Tuesday, August 16, 2011

Politicians feel pressure to act

Politicians feel pressure to act

(My Clovis News Journal column for July 15, 2011. As written, not as published.)

Politically-minded people are starting to anticipate election season. This means many of them will be asking the wrong questions of the candidates; who will be all-too willing to answer them.

We are already hearing politicians detailing what they would do about things that no government, nor any politician, has any authority to be involved in. Things like the economy and job creation, to pick a couple of prime examples.

Sure those things are important, and the natural desire of many seems to be to find or place someone "in authority" to do something beneficial for both. This path to a solution leads nowhere but over the cliff.

It's like asking me what I would do to stop dogs from scratching themselves in public. Or what I would do to stop my neighbors from watching the "wrong" television programs, or from eating unhealthy food. It is not, and could never be, within my authority no matter my job title, and even if it were, anything I might propose to do would be useless if not outright counterproductive due to unintended consequences.

Government can't create jobs other than government jobs, but government jobs don't help the economy; they diminish it. Government can also destroy jobs and prevent the market from creating jobs through regulation and taxation. The best thing government can do for job creation is to get out of the way. And the best thing government could do for the economy, along with getting out of the way of job creation, would be to shut down the counterfeiting operation at the Federal Reserve.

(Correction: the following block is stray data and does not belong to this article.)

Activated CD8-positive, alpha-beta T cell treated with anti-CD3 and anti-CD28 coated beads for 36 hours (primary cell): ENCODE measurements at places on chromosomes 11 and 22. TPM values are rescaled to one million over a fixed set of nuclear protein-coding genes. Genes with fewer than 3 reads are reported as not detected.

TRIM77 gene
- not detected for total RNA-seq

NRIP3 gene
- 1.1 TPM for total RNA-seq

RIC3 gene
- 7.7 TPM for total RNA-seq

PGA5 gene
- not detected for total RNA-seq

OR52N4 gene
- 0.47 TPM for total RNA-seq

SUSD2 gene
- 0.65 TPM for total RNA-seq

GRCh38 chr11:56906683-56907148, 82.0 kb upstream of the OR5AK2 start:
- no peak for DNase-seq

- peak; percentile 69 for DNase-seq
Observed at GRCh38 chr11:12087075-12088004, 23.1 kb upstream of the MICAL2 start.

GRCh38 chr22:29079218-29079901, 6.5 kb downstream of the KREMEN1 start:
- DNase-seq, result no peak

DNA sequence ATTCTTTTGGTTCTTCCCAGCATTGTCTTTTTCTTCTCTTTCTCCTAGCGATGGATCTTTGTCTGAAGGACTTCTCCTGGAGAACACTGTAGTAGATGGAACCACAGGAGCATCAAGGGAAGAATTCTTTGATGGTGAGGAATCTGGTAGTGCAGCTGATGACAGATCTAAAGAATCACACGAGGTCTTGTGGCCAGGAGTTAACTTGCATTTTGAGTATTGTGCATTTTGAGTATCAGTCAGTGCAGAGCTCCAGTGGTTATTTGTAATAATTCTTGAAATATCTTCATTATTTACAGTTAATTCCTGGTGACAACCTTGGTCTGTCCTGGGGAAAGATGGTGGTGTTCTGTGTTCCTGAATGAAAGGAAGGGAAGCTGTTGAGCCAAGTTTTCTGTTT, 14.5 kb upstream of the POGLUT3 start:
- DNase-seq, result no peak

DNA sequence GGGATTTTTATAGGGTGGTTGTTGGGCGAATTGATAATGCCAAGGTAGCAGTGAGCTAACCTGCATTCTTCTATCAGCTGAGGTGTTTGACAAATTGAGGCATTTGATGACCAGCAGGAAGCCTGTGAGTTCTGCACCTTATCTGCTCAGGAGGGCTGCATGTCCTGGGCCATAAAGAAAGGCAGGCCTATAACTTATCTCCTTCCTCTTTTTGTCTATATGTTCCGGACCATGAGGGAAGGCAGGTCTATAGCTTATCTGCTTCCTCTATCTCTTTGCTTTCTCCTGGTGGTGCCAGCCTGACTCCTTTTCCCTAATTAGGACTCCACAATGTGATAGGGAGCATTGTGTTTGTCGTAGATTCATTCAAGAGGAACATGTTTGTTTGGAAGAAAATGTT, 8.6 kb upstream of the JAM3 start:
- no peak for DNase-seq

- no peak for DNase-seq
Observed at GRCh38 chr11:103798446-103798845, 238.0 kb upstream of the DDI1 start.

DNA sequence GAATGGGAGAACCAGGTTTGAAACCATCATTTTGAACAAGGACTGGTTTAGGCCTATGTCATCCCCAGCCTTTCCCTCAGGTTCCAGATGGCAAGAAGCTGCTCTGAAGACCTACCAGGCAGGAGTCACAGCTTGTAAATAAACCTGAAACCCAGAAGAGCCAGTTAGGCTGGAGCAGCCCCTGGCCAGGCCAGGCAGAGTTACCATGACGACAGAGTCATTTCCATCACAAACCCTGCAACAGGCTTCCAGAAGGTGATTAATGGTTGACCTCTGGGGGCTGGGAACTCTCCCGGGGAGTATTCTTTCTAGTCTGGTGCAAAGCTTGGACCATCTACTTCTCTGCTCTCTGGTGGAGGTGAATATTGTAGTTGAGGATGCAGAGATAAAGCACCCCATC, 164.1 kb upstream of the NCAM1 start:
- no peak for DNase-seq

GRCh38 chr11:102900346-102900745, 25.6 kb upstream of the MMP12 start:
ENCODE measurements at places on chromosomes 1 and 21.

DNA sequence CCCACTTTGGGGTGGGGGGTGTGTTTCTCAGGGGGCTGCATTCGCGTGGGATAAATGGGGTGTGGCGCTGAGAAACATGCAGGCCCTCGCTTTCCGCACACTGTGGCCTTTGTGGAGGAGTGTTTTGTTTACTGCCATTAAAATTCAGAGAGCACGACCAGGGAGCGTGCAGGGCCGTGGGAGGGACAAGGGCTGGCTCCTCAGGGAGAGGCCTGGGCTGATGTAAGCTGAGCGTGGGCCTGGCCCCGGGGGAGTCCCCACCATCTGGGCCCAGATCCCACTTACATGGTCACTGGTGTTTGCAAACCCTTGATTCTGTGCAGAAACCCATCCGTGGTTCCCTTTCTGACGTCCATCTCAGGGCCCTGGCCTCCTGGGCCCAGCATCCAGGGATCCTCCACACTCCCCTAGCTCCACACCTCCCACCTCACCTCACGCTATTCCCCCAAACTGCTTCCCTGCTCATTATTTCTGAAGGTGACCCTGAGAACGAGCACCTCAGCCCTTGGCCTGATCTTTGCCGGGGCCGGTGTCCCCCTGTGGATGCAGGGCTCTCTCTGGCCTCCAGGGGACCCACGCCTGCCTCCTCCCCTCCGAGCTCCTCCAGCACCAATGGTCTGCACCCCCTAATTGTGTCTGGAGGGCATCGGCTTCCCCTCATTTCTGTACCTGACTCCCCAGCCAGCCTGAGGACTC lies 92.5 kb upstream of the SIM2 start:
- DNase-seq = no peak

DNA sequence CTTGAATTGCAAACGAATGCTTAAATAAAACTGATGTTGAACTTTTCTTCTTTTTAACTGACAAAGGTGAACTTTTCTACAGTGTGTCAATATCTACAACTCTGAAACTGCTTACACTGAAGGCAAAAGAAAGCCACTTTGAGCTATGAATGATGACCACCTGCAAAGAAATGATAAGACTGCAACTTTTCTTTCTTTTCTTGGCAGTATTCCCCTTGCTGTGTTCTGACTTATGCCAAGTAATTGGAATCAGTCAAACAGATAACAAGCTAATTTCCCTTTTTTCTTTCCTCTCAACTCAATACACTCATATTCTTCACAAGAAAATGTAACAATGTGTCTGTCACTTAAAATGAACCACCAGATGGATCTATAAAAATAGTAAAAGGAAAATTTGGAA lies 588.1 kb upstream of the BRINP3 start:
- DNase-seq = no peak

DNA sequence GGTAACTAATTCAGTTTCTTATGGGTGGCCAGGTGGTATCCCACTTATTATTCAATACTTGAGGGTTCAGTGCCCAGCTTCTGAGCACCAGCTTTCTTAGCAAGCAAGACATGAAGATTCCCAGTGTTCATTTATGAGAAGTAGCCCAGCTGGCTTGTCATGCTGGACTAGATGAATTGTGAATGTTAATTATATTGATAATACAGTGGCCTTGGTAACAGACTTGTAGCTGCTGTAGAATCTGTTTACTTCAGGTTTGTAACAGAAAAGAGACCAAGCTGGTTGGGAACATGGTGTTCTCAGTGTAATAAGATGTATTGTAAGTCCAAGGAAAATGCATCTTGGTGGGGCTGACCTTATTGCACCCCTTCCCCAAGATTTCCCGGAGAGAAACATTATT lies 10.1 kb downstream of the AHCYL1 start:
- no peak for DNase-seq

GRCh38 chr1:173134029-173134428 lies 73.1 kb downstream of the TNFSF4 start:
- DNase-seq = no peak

Yet those solutions are seen by most voters as "doing nothing", so are avoided at all costs. Politicians want to be remembered for action, even if it is the wrong one, rather than what is seen as inaction.

The best answers a candidate can give to those sorts of questions would make him unelectable, which is why America ends up with a growing economic mess and devastating law pollution, no matter which of the increasingly indistinguishable major parties takes the reins.


Freedom comes with limitations

Freedom comes with limitations

(My Clovis News Journal column for July 7, 2011. As written, not as published.)

The past week leading up to Independence Day made it glaringly obvious to me that few people today really know what "freedom" means. Sure, they know and use the word, but it is something like the word "Relativity" to them: something they have heard of and that they might think they understand because of how others have explained it to them. Often that explanation is in error.

Few are so completely clueless that they believe, as former New York Mayor Rudolph Giuliani is quoted as saying in a speech back in March of 1994, that "Freedom is about the willingness of every single human being to cede to lawful authority a great deal of discretion about what you do."    He would want his subjects to believe that, of course, but he was completely wrong.

Freedom means doing what you want to do. Nothing more and nothing less. That can be good or it can be bad, depending on what it is you want to do. There is a responsibility that goes along with freedom.

You have a right to exercise your freedom but only within certain limits: You have no right to harm people who are not harming you and no right to violate their property rights. If, by exercising your freedom or by doing your job, you step outside these bounds, your freedom- your action- is in the wrong. As long as you operate within this constraint, your actions are not subject to another's wishes, opinions, edicts, or whims. No matter what they may tell you in an attempt to justify violating your liberty.

The question is, are you free to do anything you want that doesn't cause physical harm to someone else and doesn't steal from others or damage their privately-owned property? If not, why not?

If someone or something interferes with your ability to do what you want, limited only by the condition that you not harm others, no matter the justification used, they are not advancing freedom, but are an enemy of freedom. Those enemies of freedom are what we should be commemorating our independence from, on July 4th and throughout the year.